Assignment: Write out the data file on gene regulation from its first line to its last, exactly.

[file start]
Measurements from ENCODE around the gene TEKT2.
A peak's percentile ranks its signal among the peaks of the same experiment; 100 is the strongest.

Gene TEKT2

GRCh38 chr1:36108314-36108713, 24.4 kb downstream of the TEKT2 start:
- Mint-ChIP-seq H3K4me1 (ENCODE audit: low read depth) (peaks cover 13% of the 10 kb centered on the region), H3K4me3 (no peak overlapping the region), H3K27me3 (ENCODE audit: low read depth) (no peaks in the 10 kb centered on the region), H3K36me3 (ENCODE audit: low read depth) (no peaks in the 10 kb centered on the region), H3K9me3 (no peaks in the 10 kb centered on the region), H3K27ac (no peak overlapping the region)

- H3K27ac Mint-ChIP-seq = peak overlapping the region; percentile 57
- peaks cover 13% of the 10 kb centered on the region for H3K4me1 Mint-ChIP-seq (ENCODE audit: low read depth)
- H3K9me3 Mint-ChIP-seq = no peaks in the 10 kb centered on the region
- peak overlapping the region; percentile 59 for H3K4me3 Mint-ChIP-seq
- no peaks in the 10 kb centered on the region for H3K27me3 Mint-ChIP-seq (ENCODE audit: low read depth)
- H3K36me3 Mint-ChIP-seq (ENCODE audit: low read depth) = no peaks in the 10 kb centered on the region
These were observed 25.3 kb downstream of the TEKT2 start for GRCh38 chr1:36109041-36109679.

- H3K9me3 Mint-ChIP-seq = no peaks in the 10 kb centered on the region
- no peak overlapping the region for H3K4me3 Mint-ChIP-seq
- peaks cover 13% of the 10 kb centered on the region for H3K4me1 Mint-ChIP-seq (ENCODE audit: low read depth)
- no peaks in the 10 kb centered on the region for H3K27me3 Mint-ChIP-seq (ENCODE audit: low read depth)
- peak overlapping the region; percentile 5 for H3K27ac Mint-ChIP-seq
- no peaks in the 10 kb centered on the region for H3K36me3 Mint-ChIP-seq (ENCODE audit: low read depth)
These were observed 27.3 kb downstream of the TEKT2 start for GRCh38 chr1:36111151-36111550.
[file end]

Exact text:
Measurements from ENCODE around the gene TEKT2.
A peak's percentile ranks its signal among the peaks of the same experiment; 100 is the strongest.

Gene TEKT2

GRCh38 chr1:36108314-36108713, 24.4 kb downstream of the TEKT2 start:
- Mint-ChIP-seq H3K4me1 (ENCODE audit: low read depth) (peaks cover 13% of the 10 kb centered on the region), H3K4me3 (no peak overlapping the region), H3K27me3 (ENCODE audit: low read depth) (no peaks in the 10 kb centered on the region), H3K36me3 (ENCODE audit: low read depth) (no peaks in the 10 kb centered on the region), H3K9me3 (no peaks in the 10 kb centered on the region), H3K27ac (no peak overlapping the region)

- H3K27ac Mint-ChIP-seq = peak overlapping the region; percentile 57
- peaks cover 13% of the 10 kb centered on the region for H3K4me1 Mint-ChIP-seq (ENCODE audit: low read depth)
- H3K9me3 Mint-ChIP-seq = no peaks in the 10 kb centered on the region
- peak overlapping the region; percentile 59 for H3K4me3 Mint-ChIP-seq
- no peaks in the 10 kb centered on the region for H3K27me3 Mint-ChIP-seq (ENCODE audit: low read depth)
- H3K36me3 Mint-ChIP-seq (ENCODE audit: low read depth) = no peaks in the 10 kb centered on the region
These were observed 25.3 kb downstream of the TEKT2 start for GRCh38 chr1:36109041-36109679.

- H3K9me3 Mint-ChIP-seq = no peaks in the 10 kb centered on the region
- no peak overlapping the region for H3K4me3 Mint-ChIP-seq
- peaks cover 13% of the 10 kb centered on the region for H3K4me1 Mint-ChIP-seq (ENCODE audit: low read depth)
- no peaks in the 10 kb centered on the region for H3K27me3 Mint-ChIP-seq (ENCODE audit: low read depth)
- peak overlapping the region; percentile 5 for H3K27ac Mint-ChIP-seq
- no peaks in the 10 kb centered on the region for H3K36me3 Mint-ChIP-seq (ENCODE audit: low read depth)
These were observed 27.3 kb downstream of the TEKT2 start for GRCh38 chr1:36111151-36111550.